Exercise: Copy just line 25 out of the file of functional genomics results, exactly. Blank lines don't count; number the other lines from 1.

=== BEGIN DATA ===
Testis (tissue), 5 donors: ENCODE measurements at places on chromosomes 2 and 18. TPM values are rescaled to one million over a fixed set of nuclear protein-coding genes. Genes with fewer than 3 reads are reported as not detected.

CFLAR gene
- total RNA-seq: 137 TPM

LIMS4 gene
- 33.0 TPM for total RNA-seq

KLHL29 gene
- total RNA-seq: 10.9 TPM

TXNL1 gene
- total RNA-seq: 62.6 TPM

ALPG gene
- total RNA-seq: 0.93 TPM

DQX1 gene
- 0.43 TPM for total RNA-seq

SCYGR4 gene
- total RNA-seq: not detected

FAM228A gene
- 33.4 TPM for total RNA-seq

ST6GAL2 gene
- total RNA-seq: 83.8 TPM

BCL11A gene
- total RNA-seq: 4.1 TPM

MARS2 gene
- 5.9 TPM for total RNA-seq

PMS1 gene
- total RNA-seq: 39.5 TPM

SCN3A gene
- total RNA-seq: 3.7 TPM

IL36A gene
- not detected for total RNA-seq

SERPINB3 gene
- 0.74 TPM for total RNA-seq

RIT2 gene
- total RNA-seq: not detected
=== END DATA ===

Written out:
- total RNA-seq: 39.5 TPM